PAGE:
• Younger age at intake and shorter duration of illness predicted treatment completion and remission for patients with AN. However, neither age nor duration of illness affected treatment outcome for patients with BN or EDNOS.

• All “treatment non-completers” with AN (those who quit prematurely, moved away, or were referred to other treatment settings) discontinued treatment within the first six months. In contrast, a number of “treatment non-completers” with BN or EDNOS remained in treatment for more than a year.

• Among patients with AN, those who completed treatment attended significantly more sessions than those who did not (28 sessions vs. 8 sessions) and remained in treatment for a much longer time than those who did not (17 months vs. 3 months). In contrast, for patients with BN and EDNOS, treatment completers and non-completers both remained in treatment for an average of 10 months, and treatment non-completers actually averaged more sessions than treatment completers (20 sessions vs. 15 sessions). Thus, it appears that for BN and ENDOS, treatment completers did not remain in treatment longer, but rather reached remission more quickly.

• Caucasians with AN were slightly more likely than Hispanics with AN to complete treatment and achieve remission. In contrast, Hispanics with BN or EDNOS were significantly more likely than Caucasians with these diagnoses to complete treatment and achieve remission.

• The presence of a comborbid disorder was not related to treatment completion or treatment outcome for patients with AN. However, the presence of a comorbid disorder was a significant predictor of treatment dropout and poorer outcome for patients with BN and EDNOS.

• History of hospitalization for an eating disorder or related psychiatric issue was related to poorer outcome for patients with BN and EDNOS, but not for patients with AN.

• Taking psychotropic medication during treatment was related to treatment completion and positive outcome for patients with AN but not for patients with BN or EDNOS.

Please bear in mind that these findings are specific to my practice and my patients, and are not intended to be generalized to other treatment settings or other patients.

Correlates of Treatment Outcome for Patients with BN & EDNOS

My previous post described the treatment outcomes of my 21 former patients with diagnoses of Bulimia Nervosa (BN) or Eating Disorder Not Otherwise Specified (EDNOS). Treatment was very successful for these patients, with 100% of those who completed treatment (n = 7) achieving full remission. However, the attrition rate was very high, with two-thirds of patients (n = 14) discontinuing treatment prematurely for various reasons. Nineteen percent (n = 4) of patients were referred to other providers or treatment settings because I was unable to meet their needs, 5% (n = 1) moved to another geographic area, and 43% (n = 9) quit before finishing treatment.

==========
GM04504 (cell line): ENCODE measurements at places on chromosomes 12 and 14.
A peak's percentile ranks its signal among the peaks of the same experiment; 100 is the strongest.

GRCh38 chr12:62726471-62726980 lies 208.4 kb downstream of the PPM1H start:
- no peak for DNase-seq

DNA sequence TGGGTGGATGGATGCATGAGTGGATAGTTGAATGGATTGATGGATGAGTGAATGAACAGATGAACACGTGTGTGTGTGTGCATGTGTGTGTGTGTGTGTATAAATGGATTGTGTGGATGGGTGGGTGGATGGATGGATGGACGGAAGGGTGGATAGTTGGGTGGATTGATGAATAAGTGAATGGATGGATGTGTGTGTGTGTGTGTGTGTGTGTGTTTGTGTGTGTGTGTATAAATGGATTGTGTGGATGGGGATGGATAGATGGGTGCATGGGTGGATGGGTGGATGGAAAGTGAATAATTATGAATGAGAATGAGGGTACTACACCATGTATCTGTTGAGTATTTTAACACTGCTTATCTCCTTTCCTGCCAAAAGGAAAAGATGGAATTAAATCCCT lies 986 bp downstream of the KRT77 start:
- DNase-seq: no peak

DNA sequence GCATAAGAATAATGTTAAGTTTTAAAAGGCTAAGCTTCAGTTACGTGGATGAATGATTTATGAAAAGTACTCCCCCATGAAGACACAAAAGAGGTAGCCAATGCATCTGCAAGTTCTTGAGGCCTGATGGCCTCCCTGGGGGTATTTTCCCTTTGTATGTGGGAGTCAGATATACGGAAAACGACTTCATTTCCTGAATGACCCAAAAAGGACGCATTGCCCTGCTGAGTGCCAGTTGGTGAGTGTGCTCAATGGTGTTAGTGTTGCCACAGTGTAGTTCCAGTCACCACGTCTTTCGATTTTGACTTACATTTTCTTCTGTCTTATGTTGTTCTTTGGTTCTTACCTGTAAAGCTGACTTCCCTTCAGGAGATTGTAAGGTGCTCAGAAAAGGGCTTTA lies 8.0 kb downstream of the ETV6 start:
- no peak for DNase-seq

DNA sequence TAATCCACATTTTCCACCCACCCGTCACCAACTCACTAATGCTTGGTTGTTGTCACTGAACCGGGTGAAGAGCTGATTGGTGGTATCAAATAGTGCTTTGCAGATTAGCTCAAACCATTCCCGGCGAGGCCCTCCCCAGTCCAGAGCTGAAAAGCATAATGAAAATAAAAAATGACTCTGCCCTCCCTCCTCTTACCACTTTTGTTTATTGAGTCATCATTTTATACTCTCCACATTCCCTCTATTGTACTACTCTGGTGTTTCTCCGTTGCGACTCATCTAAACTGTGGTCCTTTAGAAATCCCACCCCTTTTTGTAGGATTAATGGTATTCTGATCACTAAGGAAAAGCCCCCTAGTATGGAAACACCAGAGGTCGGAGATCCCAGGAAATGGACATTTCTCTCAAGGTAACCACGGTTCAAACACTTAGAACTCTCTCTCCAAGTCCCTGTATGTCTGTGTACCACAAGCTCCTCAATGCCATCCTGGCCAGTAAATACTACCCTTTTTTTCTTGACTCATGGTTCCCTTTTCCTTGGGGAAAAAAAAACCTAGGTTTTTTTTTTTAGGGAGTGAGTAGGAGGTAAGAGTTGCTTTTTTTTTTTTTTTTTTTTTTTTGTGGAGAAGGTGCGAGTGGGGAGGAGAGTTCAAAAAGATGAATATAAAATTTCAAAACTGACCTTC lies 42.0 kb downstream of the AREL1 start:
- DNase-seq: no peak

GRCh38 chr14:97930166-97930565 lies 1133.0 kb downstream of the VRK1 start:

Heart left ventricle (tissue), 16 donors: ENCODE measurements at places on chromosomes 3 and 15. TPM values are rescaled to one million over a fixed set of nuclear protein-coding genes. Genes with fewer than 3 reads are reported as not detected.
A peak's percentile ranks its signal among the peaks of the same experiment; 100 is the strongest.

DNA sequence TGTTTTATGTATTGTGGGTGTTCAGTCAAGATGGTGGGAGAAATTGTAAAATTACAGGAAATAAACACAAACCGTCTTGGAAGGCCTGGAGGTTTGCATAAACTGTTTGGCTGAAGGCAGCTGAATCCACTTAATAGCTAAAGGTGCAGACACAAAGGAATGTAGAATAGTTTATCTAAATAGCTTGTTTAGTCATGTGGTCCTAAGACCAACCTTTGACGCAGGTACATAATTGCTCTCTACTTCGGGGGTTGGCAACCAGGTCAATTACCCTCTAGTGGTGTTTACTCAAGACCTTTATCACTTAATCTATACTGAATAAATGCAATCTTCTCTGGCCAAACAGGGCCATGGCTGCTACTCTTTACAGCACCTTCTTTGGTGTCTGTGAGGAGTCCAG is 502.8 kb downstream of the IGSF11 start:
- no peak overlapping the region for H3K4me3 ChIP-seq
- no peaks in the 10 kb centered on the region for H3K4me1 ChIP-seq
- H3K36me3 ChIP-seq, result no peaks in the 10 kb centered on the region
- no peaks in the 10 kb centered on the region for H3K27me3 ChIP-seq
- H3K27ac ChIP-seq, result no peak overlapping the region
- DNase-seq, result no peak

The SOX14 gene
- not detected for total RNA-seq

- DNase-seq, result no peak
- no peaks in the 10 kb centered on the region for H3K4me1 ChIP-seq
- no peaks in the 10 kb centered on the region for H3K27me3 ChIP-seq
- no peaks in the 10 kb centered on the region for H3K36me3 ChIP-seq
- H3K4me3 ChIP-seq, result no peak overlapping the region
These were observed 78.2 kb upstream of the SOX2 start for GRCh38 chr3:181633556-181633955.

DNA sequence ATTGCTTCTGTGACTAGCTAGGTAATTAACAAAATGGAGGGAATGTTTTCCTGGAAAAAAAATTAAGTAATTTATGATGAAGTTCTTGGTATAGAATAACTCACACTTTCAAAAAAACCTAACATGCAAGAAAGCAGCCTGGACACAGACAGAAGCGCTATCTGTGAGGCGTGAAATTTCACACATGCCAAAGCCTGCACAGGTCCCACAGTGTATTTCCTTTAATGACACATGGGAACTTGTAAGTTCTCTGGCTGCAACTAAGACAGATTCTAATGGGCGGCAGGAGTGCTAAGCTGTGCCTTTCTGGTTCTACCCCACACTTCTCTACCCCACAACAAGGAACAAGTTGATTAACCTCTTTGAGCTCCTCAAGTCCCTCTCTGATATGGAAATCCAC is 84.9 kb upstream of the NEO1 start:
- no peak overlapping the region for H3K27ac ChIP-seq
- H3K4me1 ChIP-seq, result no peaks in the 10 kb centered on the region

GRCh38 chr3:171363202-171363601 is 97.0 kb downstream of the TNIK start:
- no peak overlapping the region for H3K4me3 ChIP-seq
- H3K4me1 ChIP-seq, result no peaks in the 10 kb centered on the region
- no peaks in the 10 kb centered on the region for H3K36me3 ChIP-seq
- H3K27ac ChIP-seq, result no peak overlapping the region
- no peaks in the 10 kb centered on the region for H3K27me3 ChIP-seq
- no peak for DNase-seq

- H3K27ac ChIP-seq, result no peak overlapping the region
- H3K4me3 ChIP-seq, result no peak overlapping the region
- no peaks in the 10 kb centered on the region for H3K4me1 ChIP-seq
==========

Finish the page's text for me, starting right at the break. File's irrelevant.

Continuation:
Given that treatment completion always led to full remission, attrition appears to be the biggest challenge for this population. Therefore, my post will focus on the differences between those who completed treatment and therefore achieved full remission (aka “treatment completers”) versus those who did not (“treatment non-completers”).

Neither age at intake nor duration of illness before intake predicted treatment outcome. Both treatment completers and treatment non-completers averaged approximately 19 years old at intake, with an average duration of illness of 4.5 years.

Patients who completed treatment and achieved full remission did so through a variety of treatment modalities: 43% (n = 3) received individual therapy with no family involvement, 29% (n = 2) received Family-Based Treatment (FBT), 14% (n = 1) received individual therapy with a high level of family involvement, and 14% (n = 1) received individual therapy with moderate family involvement.

Patients receiving FBT (n = 7) were significantly less likely than those receiving individual therapy to quit treatment prematurely. Only 14% of patients receiving FBT (n = 1) quit treatment prematurely. I referred 43% of them (n = 3) to other treatment settings due to my inability to help them progress in treatment. Twenty-nine percent (n = 2) completed treatment with me and 14% (n = 1) moved to another geographic area and continued her treatment there.

Of the 14 patients who received individual therapy, 57% (n = 8) quit treatment prematurely. The remainder of patients either completed treatment and achieved full remission (36%; n = 5) or were referred to other treatment settings (7%; n = 1).

Interestingly, treatment completers did not differ from treatment non-completers on duration of treatment or on number of sessions attended. For treatment completers, duration of treatment ranged from 1-38 months, with an average duration of 10 months. For treatment non-completers, duration of treatment ranged from 1-28 months, with an average duration of 10 months. Treatment completers attended an average of 15 sessions, while treatment non-completers attended an average of 20 sessions. Thus, it appears that treatment completers did not necessarily remain in treatment longer, but rather reached remission more quickly. Anecdotally, I recall that a number of patients who quit treatment prematurely actually did quite well in their first 6-9 months of treatment and nearly reached remission, but then began to regress, got discouraged, and quit.